Bing Bang Bong! The magic returns to the Fringe
After 18 years, Nottingham Youth Theatre Inclusive Company are bringing magic back to the Fringe with their new fairytale family extravaganza, ‘Bing Bang Bong!’. The group aims to make the arts inclusive of everyone and works with disabled performers and those who have learning difficulties. Needless to say, they are very excited to be returning to the Fringe as it gears up to improve festival-wide accessibility.
What tips can you give to theatre groups and other performance groups to be more inclusive?
Being inclusive is easier said than done, but giving it a go is what counts. Firstly, it’s about group exploration of strengths; understanding that while one individual may not have one set of skills, they do have another set of skills, and that’s what we need to accentuate. What’s important about an inclusive group is that, with extra support, everyone strives for the same goals of creating great theatre that engages audiences and holds meaning. High expectations, hard work and commitment, just like all drama groups, are essential elements.
How much involvement do the performers have in the production? Does everybody contribute ideas?
Our performers are very important in the production process, and for the first few weeks of a project we’ll often improvise, getting our performers to think up new ideas and ways of portraying the story or message we are working on. Two sections of our Edinburgh Fringe show 'Bing Bang Bong' were completely devised by the group with only some encouragement from tutors. Occasionally, students will write / direct shorter sections with the aid of a tutor themselves, expanding their dramatic inventory of skills this way. Observing others and cross-criticism is also vital in this process, getting them to understand in others things they may need to work on themselves is an essential part of wider drama development.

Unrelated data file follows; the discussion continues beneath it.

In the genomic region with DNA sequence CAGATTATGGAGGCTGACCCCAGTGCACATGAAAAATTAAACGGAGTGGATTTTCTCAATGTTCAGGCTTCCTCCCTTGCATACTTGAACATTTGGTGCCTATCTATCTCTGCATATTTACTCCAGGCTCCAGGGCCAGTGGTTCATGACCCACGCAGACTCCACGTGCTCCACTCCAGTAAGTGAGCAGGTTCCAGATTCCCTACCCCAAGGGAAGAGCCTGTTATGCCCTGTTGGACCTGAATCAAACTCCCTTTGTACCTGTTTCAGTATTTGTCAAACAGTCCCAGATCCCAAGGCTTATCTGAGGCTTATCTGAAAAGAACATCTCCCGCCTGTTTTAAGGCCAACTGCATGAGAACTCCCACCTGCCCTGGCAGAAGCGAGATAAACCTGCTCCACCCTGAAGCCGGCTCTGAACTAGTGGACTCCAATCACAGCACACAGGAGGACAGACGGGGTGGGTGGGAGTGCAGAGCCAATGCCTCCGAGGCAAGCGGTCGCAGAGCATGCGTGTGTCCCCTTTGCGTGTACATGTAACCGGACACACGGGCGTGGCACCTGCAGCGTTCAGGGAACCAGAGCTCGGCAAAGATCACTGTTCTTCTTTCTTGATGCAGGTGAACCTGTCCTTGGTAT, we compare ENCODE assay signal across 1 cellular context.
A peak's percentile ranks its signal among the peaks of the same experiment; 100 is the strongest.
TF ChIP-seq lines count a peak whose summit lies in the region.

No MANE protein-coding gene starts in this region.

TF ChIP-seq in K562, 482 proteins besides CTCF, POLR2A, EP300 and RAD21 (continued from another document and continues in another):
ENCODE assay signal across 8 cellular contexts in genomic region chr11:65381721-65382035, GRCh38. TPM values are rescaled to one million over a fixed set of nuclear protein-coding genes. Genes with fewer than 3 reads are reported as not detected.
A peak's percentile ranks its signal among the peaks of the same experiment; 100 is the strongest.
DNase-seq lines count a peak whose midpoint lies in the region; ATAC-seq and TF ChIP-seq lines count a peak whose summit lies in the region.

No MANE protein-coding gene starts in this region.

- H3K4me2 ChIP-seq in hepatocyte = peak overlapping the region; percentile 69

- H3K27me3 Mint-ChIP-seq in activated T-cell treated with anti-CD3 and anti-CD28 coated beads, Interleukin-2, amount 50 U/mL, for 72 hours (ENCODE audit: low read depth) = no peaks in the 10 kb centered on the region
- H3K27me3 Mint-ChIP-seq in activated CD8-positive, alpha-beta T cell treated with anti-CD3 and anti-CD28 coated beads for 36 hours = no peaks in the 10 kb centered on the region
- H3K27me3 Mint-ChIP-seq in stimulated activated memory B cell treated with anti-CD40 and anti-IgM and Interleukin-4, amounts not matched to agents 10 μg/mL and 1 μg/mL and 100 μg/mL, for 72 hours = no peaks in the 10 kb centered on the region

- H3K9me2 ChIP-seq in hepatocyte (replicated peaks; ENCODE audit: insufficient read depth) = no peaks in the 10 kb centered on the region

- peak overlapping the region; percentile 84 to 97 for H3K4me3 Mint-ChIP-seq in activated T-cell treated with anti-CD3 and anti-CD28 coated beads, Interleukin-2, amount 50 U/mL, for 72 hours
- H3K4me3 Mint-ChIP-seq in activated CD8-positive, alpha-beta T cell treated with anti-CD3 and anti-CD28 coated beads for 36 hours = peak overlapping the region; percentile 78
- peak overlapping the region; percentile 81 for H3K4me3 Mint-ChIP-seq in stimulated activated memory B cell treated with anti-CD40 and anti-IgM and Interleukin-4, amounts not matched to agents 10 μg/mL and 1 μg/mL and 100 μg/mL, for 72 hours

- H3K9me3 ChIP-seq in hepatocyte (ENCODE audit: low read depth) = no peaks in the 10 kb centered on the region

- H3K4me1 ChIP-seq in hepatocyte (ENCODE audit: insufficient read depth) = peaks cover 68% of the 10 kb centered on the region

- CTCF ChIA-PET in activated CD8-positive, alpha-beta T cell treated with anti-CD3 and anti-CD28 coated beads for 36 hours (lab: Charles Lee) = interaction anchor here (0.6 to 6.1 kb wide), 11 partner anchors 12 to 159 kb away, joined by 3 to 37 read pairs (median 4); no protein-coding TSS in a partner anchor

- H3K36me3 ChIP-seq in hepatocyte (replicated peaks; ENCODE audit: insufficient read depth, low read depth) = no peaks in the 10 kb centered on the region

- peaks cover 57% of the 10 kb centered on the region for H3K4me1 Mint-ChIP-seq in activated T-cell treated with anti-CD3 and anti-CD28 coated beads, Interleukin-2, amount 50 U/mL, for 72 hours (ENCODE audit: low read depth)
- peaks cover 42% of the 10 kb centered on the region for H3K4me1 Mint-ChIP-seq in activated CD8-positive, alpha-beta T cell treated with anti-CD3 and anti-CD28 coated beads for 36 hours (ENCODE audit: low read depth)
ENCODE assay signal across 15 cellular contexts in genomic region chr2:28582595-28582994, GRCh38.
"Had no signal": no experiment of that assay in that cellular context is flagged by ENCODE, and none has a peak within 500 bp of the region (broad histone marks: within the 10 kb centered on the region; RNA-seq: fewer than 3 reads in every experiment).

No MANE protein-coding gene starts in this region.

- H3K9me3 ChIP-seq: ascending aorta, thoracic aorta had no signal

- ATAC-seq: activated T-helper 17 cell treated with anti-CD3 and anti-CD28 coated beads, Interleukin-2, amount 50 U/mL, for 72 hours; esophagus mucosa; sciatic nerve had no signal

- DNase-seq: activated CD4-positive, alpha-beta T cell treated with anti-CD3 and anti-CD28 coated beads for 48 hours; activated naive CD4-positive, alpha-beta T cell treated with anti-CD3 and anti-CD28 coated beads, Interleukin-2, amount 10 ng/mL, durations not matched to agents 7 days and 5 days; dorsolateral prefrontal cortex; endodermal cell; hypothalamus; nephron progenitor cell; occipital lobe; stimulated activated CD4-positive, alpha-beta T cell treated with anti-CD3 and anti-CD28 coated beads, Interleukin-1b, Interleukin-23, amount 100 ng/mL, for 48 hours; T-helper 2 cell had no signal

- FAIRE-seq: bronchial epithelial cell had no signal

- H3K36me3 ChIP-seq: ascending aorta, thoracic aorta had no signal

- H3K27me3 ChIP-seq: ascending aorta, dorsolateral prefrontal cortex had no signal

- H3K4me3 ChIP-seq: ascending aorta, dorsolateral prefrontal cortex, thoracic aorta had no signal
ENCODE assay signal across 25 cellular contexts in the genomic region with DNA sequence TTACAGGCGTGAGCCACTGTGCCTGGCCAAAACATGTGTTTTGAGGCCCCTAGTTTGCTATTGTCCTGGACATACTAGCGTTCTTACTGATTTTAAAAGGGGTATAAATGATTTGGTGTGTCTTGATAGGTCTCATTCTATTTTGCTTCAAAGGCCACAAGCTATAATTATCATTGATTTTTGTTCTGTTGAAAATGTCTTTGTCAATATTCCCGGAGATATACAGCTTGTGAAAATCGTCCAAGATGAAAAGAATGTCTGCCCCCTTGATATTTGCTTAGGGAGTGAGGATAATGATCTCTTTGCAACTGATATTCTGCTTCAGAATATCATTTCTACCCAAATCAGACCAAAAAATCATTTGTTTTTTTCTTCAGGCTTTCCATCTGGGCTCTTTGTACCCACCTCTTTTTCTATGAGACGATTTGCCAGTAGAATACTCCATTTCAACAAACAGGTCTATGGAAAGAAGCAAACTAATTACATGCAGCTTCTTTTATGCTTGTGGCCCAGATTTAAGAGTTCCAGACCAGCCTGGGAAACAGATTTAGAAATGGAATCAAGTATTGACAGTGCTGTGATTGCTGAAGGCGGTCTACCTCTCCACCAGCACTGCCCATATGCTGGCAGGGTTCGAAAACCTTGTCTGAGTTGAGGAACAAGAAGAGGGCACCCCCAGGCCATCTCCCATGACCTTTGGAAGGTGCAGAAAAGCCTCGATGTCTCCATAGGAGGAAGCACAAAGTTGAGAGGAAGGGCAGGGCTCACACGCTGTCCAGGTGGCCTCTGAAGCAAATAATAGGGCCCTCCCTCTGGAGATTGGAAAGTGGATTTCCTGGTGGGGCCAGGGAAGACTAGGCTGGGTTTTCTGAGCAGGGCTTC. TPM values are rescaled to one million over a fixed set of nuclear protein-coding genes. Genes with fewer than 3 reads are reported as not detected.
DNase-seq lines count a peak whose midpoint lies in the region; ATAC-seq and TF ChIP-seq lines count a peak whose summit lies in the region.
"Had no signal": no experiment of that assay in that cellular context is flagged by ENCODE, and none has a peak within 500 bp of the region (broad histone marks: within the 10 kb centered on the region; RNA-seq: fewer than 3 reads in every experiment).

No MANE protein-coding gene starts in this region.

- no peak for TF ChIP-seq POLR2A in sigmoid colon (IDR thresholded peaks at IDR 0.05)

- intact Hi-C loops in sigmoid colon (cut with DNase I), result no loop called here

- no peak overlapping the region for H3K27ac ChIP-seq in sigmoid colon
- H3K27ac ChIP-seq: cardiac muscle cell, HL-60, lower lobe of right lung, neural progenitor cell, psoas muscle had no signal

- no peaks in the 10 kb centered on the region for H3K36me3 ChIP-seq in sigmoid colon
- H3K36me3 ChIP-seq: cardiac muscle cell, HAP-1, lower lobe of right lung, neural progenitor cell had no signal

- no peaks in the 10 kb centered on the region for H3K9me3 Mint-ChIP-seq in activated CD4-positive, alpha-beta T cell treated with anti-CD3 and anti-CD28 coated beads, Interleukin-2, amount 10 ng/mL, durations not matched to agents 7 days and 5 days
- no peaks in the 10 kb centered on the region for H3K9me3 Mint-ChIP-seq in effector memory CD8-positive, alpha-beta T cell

What have performers gone on to do after being a part of the group? Have any continued with arts?
Many members have joined our adult theatre group, which was set up in 2003, and allows those from the 14-20 group to have a sense of progression in their dramatic career. Others have joined a national dance programme. Others have gone on to professional careers in arts - though this so far has been those without disabilities - posing perhaps further questions about inclusivity in the professional theatre world. It’s our hope that following from the group those individuals involved continue with drama in some way, whether that be as a social activity or they use their skills in their day to day life.
Where are some of the group’s favourite accessible places to visit?
In Nottingham, the group love attending any theatrical performance. The theatre has the potential to inspire and engage those with disabilities as much as any other, and Lakeside Arts Centre, Nottingham Playhouse and the Nottingham Theatre Royal are all very accessible theatres. In Edinburgh, the group are very fond of our venue for Bing Bang Bong Greenside @Nicolson Square for its welcoming and accessible attitude.
How can performers get involved with Nottingham Youth Theatre Company?
Young people with and without additional needs from schools and colleges in the City and County of Nottingham aged 14-20 can audition for the company, auditions are usually held every 6 months on an open invite basis. In an audition we look to ensure each individual has a love of performance, and is a team player, and willing to develop their skills through drama. Each young person's skills and talents are valued. In some instances, paediatricians have recommended the group for young people with confidence issues, as it is a new way for them to express themselves.